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Literacy in America

The Braille Challenge: All Students Are Winners

Every year, over 1,200 kids compete in the Braille Challenge, the only academic competition of its kind in North America for blind and visually impaired students.

In the contest, students demonstrate their Braille literacy skills by competing in a series of categories ranging from reading comprehension to spelling to speed and accuracy. “Think of it like the national spelling bee but for Braille readers and much more comprehensive” says Sergio Oliva, associate vice president of programs and services at Braille Institute. “Braille Challenge motivates students to hone and practice their Braille literacy skills which is essential to academic and employment success.”

Studies indicate that only about 23 percent of youth who are blind or visually impaired graduate high school and less than 15 percent go on to receive a bachelor’s degree. Braille literacy can be the bridge from high school to college and beyond. “We are committed to supporting the long-term success, independence, and self-confidence of those with vision loss,” says Peter Mindnich, president of Braille Institute.

Braille Institute of America has been supporting braille literacy and hosting the Braille Challenge for more than 20 years. Regional competitions for the Braille Challenge take place throughout the United States and Canada, and then the top 50 students are invited to compete in Braille Challenge Finals which are held in Los Angeles. For 2020, despite the COVID-19 pandemic, the finals competition took place virtually.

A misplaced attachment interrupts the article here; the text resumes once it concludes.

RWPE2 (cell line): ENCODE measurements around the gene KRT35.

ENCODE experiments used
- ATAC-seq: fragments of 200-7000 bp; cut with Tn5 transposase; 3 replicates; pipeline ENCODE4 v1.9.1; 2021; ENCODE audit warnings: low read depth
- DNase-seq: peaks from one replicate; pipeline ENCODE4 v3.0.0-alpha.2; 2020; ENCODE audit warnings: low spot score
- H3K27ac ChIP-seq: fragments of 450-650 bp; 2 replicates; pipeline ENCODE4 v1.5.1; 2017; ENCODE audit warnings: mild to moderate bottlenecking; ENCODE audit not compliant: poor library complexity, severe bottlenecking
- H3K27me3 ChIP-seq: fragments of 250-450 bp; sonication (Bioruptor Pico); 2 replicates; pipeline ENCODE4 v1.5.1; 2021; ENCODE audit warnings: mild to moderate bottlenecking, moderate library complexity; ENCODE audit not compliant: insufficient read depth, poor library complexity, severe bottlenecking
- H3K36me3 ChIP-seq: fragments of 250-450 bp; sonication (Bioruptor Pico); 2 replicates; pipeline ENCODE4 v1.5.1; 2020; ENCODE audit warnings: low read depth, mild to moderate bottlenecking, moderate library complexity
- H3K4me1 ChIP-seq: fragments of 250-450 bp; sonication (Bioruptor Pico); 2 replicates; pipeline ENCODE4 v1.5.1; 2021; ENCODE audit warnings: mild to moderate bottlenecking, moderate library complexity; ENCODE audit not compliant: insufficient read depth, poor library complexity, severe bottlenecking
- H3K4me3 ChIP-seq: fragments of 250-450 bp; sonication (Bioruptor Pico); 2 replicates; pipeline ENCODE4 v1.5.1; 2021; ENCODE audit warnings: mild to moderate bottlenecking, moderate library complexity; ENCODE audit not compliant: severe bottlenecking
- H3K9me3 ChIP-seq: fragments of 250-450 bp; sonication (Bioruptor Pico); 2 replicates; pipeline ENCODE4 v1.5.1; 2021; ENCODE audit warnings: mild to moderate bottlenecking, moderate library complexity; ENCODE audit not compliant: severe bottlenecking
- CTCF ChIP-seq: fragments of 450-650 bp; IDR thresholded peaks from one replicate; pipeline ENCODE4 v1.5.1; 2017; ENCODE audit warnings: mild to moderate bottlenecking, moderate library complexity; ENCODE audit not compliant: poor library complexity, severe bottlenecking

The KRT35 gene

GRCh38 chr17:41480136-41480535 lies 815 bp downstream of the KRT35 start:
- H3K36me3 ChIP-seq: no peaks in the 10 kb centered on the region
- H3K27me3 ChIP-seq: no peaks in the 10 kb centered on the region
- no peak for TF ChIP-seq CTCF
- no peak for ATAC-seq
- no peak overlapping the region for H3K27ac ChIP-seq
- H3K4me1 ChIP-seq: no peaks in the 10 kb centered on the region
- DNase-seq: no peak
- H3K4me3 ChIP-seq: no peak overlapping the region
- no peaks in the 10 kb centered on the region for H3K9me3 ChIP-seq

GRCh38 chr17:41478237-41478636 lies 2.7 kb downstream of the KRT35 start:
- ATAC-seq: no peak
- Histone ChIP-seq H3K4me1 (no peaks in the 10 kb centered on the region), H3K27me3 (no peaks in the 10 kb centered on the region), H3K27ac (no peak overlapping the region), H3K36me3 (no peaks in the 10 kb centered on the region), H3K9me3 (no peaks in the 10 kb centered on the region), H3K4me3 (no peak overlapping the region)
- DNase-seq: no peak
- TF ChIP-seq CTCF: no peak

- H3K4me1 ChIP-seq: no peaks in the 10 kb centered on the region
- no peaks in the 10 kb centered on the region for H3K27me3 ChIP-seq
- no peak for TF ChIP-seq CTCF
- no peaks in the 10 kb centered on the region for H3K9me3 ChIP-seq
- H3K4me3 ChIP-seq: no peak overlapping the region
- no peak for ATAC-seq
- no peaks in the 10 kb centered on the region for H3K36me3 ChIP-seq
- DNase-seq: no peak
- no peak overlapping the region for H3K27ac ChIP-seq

Getting involved

Many of the past Braille Challenge students have continued on to higher education and beyond. Yet they remain active Braille Challenge alumni, returning to support current students. One of those active alumni is Caitlin Hernandez who competed in Braille Challenge back in 2006 and 2008. She attended and graduated from UC Santa Cruz with a BA in Literature. She then received her master’s degree in Special Education from San Francisco State University. She is now a full-time special education teacher. “Braille Challenge inspired me to be a strong Braille reader and writer which is something that continues helping me in my career today,” says Caitlin.

There are numerous ways to get involved and participate in the Braille Challenge. Students who are blind or visually impaired are welcome to participate in one of more than 50 regional Braille Challenge competitions that take place throughout the United States and Canada. Volunteers are also needed, especially those who are Teachers of the Visually Impaired to help with proctoring and scoring, and donation support is always welcomed to sustain this important program.

You can learn more about Braille Institute free services and the Braille Challenge program by visiting or calling 1-800-BRAILLE (272-4553).

This has been paid for by Braille Institute.

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